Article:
Backup plans become reality for many student athletes


Xylina Session, Editor -in- chief

“Don’t all athletes dream of becoming professionals?” asked Prince Mugisha, a senior on the men’s soccer team. According to statistical data from the National Collegiate Athletics Association (NCAA), only 430,000 of the eight million students currently enrolled in high school sports will continue to compete in college. The other 95% who once dreamed of ‘becoming professionals’ make peace with alternate career paths. “Realistic” ones.  


“I would love to play. . . but I understand that my education is the most important thing. It’s imperative that I pursue something that interests me but at the same time guarantees a future,” said Mugisha. “My future career, at this point at least lies in the field of medicine.”


The dream of being a professional is either warped or completely derailed by statistics against high students’ favors. “It was never a realistic goal for me,” said Kaitlyn Toluono, a senior on the womens’ basketball team. “Maybe becoming a coach, but playing professional does not seem like a goal that can be reached.”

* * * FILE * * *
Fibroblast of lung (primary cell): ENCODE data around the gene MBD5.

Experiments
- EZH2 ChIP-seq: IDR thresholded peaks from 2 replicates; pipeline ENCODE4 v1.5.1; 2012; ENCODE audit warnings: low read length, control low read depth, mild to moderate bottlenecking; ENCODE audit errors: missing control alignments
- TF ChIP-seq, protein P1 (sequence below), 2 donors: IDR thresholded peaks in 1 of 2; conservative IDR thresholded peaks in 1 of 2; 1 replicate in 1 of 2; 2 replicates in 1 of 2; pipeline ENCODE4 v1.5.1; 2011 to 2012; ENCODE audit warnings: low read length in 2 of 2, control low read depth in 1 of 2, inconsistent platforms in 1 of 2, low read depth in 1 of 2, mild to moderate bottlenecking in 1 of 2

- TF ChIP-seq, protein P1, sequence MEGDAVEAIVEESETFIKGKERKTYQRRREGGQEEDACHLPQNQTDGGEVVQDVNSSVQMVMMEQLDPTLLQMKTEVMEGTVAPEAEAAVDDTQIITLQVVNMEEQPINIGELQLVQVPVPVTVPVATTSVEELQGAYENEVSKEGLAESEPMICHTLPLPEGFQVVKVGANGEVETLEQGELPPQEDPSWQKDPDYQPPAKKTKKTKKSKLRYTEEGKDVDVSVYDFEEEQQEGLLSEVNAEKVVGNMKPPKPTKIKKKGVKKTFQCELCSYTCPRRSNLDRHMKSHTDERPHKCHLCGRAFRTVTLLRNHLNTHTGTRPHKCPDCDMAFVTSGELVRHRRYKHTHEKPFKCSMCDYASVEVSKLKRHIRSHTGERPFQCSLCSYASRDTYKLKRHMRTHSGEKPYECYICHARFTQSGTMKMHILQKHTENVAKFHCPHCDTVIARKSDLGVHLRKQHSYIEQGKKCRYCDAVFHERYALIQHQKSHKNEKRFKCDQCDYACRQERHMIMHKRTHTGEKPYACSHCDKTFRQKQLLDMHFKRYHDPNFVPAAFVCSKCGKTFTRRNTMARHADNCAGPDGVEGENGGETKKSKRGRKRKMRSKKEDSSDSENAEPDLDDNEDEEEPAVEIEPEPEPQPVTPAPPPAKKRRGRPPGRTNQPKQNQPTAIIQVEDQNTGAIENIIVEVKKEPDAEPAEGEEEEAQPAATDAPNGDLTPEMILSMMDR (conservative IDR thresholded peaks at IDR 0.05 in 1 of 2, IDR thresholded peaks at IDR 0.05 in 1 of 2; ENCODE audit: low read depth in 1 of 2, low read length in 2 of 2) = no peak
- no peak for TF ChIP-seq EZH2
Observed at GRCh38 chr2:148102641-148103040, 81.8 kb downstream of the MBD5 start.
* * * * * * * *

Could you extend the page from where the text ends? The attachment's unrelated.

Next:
For the 0.08% of athletes who score the chance to play professionally, success is assumed. Life is automatically set. Fortune, attention. However, is the most ”successful” athletes who seem to ignore the most realistic fate of their career. According to Huffington Post, 78% of NFL players go broke after retirement. Similar statistics mirror across all planes of professional sports. *find some* A lack of financial investment knowledge and general career-making education breeds a silent crisis for people who never seemed to need a backup plan.


Wherever plans seem to direct, all experiences seem to smooth out in the relationship between sports involvement and schooling. “The sport of basketball has influenced me. . . If I didn’t play, I [wouldn’t] have done well in school. The work ethic from sports has carried on into my high school studies,” said Toluono.


Sports involvement seems to generate a sense of realism to future aspects as well as current. “I’m very realistic about my ability, my strength, and my weaknesses,” said Mugisha. “I see my future in sports in the stands cheering on those who were qualified to make it.”